Women with PCOS run an increased risk of developing metabolic syndrome, with the latter condition’s classic symptoms, including obesity, high blood pressure and insulin resistance, perhaps posing an even greater danger to the heart than previously recognized.
Shocking new figures show about 25% of American adults have metabolic syndrome, according to the U.S. National Heart, Lung, and Blood Institute.
In a new analysis, researchers examined more than 70 recent studies that included a total of nearly one million patients. Both men and women with metabolic syndrome were shown to be up to 2.5 times more likely to die of heart-related causes and to have heart disease, a heart attack or stroke, compared to people without the syndrome. In addition, metabolic syndrome patients had a 50% greater risk of death during the study follow-up period.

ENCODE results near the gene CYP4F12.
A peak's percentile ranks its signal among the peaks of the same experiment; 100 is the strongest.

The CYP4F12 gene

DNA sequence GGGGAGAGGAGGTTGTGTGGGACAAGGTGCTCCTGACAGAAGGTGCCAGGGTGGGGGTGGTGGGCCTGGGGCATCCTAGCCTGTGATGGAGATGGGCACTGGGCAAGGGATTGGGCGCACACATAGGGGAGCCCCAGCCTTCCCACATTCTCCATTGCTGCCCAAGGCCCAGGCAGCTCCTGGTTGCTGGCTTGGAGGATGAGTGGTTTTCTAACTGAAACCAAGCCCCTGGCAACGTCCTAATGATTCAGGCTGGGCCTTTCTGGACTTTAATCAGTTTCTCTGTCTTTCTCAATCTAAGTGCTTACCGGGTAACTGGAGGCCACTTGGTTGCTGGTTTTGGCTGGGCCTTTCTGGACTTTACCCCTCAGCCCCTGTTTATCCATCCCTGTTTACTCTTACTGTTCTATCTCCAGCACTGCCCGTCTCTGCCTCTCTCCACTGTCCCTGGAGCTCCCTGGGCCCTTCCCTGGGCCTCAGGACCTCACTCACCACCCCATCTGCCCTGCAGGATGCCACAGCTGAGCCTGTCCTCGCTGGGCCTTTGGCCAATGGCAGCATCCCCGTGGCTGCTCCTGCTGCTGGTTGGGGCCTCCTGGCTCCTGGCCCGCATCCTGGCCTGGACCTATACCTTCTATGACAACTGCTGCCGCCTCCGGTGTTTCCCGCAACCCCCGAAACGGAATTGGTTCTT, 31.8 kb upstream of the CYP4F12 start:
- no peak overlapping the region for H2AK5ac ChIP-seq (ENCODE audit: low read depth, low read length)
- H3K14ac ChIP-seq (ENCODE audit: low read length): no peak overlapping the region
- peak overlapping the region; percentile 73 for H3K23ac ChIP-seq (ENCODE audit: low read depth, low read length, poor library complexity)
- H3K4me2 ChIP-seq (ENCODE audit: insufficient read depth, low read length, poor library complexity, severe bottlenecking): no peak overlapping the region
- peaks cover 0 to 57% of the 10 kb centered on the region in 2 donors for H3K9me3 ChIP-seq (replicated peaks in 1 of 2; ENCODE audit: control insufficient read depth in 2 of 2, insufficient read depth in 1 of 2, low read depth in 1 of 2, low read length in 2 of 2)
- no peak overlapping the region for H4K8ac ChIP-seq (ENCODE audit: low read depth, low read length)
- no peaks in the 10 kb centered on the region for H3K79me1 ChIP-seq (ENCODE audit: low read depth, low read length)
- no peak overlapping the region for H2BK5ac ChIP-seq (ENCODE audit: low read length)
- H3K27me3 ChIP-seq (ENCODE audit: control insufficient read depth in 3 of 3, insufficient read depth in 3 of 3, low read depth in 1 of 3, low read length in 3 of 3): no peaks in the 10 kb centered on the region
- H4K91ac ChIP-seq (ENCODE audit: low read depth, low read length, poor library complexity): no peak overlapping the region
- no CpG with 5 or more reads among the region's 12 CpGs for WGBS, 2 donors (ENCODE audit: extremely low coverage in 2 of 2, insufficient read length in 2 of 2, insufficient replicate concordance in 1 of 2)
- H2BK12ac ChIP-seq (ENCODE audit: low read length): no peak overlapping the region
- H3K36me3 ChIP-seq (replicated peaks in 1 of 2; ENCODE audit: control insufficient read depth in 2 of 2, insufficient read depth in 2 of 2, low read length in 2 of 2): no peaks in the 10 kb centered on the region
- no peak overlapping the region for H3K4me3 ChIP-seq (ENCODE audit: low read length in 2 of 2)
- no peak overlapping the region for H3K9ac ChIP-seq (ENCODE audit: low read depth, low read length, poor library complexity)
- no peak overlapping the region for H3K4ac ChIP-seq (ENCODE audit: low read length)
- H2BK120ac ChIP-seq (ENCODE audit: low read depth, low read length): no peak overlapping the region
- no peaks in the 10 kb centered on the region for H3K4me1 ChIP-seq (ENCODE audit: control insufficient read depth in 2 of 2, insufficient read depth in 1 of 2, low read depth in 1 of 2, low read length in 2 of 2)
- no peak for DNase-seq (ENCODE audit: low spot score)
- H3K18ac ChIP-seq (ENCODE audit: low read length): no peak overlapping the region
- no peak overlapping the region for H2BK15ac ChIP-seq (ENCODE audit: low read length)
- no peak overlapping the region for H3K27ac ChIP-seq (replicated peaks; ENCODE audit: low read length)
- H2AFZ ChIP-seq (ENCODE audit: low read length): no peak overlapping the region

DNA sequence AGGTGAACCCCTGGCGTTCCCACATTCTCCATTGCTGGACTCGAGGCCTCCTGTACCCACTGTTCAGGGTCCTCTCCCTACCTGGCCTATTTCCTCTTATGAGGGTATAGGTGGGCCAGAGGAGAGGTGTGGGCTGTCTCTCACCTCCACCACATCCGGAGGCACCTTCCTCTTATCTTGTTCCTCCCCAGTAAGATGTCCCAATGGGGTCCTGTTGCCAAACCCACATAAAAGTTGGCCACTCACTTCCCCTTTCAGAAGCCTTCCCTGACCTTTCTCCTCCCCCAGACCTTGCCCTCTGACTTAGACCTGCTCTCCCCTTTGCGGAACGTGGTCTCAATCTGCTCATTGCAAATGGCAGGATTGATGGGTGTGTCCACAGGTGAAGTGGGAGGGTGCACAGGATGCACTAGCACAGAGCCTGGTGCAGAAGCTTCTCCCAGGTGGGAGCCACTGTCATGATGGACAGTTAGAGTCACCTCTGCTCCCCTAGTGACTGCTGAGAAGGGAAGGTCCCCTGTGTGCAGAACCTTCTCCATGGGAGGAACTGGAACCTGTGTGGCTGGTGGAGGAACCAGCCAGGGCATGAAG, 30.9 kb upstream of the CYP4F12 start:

As if that weren’t bad enough, metabolic syndrome also greatly raises the chance of developing type 2 diabetes, which, in turn, is a severely increased risk factor for blindness, kidney disease and the need for amputation.
“Our study suggests that the association between metabolic syndrome and cardiovascular outcomes is even stronger than previously suspected,” said study author Dr. Mark Eisenberg, a professor of medicine in the divisions of cardiology and clinical epidemiology at Jewish General Hospital/McGill University in Montreal, Canada.
“It firmly reinforces the urgent need to aggressively combat metabolic syndrome in order to reduce and perhaps even prevent heart disease and improve survival,” he added.
Fortunately, the symptoms of metabolic syndrome, like those of PCOS, can be greatly improved by lifestyle changes involving a balanced, nutritious diet and regular exercise to lose weight.